≡ Menu

Marigold

Marigold woke up on the floor behind the bar. As usual the Yucatan sun beat mercilessly into his bloodshot eyeholes. He raised a meaty hand to shade his face and brush back his bushy, dirty blonde hair.

Morning.

Seagulls called to each other on the Riviera Maya and the humid, cool morning sea breeze boiled over his limp body like a salt-water gazpacho.

Lying there, memories of the previous night, mixed with thoughts about the duties of the coming day arranged themselves in his mind, like so:


Sigh.

“Marigold, why are we here?” his brain asked. Why indeed. With a heave he flipped up to one knee and drew himself upright on the de-laminating vinyl of the bartop. Hazy morning sunlight filtered down through the palms. Due to the nature of being built on sand, the whole pallapa and related structures leaned a bit in the oddball directions usually only seen in the customers after they’d been there for a while. Sticky too.

To his surprise, he found a dwarf with a broken nose in a straw hat and bright hawaiian shirt perched on one of his stools. Looking at him, with that look that says, “I’m thirsty.”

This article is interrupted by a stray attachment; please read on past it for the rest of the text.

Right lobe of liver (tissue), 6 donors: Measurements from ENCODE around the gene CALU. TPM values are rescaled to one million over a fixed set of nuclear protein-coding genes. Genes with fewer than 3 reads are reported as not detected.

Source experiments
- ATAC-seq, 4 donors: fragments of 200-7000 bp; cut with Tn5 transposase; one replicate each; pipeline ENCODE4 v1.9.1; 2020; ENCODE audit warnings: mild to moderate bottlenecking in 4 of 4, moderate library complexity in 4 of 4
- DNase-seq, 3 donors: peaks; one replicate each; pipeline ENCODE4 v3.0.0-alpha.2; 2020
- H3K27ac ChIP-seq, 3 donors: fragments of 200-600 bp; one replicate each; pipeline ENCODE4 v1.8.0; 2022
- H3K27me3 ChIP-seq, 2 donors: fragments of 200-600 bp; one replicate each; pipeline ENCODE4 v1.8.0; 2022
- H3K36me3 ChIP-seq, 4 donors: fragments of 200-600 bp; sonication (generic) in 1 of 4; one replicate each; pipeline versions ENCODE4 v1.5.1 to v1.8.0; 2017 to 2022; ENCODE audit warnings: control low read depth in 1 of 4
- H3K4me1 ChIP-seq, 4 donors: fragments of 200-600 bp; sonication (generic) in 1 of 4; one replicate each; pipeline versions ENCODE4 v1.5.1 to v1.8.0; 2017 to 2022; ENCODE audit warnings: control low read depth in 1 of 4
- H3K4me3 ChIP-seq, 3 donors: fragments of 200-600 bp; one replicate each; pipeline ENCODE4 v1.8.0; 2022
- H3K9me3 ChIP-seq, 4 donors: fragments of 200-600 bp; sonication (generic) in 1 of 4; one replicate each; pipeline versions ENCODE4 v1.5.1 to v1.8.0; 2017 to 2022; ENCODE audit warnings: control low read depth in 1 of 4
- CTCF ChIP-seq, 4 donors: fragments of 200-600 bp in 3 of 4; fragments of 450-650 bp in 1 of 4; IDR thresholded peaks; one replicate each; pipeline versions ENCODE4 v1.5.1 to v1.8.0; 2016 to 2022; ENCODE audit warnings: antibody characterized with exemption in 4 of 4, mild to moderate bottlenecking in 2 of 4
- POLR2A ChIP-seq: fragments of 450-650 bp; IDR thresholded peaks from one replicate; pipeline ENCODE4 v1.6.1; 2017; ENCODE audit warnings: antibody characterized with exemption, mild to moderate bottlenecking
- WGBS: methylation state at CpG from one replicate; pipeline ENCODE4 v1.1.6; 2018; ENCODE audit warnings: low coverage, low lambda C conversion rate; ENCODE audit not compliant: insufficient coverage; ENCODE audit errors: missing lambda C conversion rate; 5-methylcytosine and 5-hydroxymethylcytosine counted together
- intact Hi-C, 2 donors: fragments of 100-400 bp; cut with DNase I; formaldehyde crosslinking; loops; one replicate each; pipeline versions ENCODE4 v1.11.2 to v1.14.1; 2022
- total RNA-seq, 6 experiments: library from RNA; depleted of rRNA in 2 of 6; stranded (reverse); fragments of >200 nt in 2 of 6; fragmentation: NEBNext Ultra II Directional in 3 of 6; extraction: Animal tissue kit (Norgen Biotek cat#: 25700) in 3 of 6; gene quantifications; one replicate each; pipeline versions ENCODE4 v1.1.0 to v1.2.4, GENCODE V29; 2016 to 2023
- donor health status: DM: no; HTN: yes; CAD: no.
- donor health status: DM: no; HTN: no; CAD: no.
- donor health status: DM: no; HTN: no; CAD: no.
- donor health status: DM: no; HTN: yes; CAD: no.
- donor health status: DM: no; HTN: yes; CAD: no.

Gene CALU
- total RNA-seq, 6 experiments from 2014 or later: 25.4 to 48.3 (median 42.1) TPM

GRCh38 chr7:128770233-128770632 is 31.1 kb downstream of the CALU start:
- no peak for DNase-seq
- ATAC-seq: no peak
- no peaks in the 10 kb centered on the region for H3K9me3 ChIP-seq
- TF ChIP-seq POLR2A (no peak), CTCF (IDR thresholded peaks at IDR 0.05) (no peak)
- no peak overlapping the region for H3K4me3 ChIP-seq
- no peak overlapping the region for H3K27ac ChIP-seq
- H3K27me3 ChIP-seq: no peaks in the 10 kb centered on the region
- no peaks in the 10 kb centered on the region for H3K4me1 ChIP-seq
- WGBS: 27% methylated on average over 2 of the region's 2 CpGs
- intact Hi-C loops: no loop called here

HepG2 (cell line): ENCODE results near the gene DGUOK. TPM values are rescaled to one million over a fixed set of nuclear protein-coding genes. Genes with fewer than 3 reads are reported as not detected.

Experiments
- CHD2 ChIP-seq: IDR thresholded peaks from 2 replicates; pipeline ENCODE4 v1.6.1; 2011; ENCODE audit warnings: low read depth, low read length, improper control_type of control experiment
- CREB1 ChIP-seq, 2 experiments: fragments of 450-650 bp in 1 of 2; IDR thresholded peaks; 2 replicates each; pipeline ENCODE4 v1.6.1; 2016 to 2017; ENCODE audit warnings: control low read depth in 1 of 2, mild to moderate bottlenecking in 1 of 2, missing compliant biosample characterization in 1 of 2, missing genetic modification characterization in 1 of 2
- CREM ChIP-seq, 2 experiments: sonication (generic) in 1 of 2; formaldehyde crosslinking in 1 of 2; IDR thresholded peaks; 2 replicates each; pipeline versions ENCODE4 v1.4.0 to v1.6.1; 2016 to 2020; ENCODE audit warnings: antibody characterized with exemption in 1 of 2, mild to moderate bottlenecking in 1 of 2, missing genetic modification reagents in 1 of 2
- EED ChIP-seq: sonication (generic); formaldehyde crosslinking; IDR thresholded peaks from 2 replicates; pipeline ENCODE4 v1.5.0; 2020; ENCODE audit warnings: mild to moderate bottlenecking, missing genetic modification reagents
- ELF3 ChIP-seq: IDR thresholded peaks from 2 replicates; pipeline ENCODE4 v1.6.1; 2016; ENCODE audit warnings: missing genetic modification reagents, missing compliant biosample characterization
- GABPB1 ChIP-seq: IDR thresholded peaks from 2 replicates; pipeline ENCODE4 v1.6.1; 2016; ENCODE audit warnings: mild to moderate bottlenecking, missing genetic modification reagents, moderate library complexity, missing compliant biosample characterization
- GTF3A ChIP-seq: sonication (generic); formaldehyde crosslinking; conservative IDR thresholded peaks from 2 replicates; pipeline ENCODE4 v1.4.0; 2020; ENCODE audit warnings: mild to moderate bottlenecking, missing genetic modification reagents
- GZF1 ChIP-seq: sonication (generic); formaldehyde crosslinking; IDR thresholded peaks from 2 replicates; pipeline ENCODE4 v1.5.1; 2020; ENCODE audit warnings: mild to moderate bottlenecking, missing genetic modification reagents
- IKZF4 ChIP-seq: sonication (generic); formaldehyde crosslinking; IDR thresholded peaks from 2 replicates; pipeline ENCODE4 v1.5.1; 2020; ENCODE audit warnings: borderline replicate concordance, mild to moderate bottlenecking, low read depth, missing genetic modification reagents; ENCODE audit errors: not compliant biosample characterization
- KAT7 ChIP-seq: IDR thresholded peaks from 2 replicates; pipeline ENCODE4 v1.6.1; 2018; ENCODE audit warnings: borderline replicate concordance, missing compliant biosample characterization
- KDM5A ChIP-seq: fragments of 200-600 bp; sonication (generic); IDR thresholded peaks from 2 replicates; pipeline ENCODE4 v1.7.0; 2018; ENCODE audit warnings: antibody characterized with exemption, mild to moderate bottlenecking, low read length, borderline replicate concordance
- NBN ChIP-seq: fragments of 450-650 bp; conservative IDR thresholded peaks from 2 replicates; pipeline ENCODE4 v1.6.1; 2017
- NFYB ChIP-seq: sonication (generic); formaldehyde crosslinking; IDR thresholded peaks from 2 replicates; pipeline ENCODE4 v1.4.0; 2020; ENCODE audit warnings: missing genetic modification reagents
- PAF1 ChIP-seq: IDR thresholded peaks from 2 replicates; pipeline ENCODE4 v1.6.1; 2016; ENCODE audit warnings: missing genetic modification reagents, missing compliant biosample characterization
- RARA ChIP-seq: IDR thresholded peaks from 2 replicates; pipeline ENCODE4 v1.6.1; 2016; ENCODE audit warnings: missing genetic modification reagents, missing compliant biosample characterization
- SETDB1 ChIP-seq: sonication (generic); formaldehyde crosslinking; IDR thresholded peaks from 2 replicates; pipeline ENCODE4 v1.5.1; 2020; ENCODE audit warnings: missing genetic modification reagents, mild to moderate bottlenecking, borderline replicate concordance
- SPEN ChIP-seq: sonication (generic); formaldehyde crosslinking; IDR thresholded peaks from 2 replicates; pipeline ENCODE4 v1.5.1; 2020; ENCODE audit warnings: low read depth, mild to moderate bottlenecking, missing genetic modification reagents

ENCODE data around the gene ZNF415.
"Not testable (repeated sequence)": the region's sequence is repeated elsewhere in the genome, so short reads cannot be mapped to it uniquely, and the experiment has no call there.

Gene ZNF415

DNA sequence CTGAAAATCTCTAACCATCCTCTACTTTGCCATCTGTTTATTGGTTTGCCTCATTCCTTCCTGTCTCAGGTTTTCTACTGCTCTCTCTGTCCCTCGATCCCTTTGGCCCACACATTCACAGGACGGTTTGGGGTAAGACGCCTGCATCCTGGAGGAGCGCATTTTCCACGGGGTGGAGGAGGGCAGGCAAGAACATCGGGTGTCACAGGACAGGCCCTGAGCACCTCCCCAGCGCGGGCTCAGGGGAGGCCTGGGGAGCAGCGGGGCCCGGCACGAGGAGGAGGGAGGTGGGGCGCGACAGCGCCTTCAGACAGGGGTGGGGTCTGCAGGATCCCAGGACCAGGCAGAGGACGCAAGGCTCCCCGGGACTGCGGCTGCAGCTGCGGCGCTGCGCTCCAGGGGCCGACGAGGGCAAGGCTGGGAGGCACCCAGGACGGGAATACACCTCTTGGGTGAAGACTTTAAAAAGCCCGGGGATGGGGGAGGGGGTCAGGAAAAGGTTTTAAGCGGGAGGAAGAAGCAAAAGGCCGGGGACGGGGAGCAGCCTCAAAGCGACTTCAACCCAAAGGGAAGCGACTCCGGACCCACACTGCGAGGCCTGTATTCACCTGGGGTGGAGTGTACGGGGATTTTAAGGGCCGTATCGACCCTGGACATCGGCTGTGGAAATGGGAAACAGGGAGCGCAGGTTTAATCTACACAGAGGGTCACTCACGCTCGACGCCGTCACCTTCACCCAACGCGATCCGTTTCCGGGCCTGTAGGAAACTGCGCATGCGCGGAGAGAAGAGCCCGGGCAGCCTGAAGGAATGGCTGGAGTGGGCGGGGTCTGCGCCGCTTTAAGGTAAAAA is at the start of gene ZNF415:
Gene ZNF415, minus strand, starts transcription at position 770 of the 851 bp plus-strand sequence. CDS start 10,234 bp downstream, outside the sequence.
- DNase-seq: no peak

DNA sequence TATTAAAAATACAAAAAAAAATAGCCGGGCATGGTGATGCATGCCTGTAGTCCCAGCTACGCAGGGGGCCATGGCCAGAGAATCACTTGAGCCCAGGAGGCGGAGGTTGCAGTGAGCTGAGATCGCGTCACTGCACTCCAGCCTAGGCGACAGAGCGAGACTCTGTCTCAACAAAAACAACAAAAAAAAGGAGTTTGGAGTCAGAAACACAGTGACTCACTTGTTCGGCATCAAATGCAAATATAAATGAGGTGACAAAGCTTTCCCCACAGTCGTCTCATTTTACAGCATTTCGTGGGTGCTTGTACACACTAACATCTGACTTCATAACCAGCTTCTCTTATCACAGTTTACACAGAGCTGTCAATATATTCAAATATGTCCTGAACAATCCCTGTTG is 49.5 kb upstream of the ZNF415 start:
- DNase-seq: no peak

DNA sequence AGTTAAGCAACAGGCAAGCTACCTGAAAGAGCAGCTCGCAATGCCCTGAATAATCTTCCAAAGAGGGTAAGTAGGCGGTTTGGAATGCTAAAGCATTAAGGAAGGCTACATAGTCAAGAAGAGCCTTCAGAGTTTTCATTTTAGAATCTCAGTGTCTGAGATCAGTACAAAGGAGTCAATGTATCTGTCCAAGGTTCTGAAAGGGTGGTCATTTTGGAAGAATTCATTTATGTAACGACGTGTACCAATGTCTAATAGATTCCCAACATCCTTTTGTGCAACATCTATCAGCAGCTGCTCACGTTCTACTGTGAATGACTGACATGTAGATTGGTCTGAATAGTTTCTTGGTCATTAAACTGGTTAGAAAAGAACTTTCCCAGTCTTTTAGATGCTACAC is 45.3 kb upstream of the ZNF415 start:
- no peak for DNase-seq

The pair took each other in. The dwarf stuck a half-burned Cohiba in his mouth and causually re-lit it with a fine lighter, a vintage Davidoff, noted Marigold. Taking a solid draw, he exhaled and slowly gazed at the rumpled figure before him with the patience of a man who knew he came expecting to wait.

“Marigold is a funny name for a man.” Cigar stuck back in mouth.

“Yeah, ask my mom about that.” Swipe the bar. Towel, clean enough. This guy has money to spend. “What kin I getcha?” with an attempted note of morning friendliness.

Fact Finding Timmy tapped his gold ring against the empty glass to his right, which gave off a tinny ring. “Scotch on the rocks, still got ice? And some coffee.”

Marigold rattled a couple of battered coolers behind the bar – a few stray cubes swimming in meltwater, waiting for today’s delivery of the fresh stuff. He sniffed his hand and behind the bar pretending FFT couldn’t figure it out, used his fingers to fish out a few survivors into a fresh plastic cup. Scotch not being the drink of choice of the gringo surfer crowd of Tulum, the single bottle of Johnny Walker was nearly untouched.

Marigold’s sleeveless t-shirt, chest hair peeking out of every crevice, the right thing for most of the Carribean weather felt sticky and a bit cold with sweat and salt. Marigold took a moment to breathe, brushing his hair out of his face. Pulling all the professionalism a man could have under the circumstances he set the drink in front of Timmy. With something of a sorry glance he followed, “Coffee. All we have is instant Nescafe, and there’s no hot water until I get a fire going.”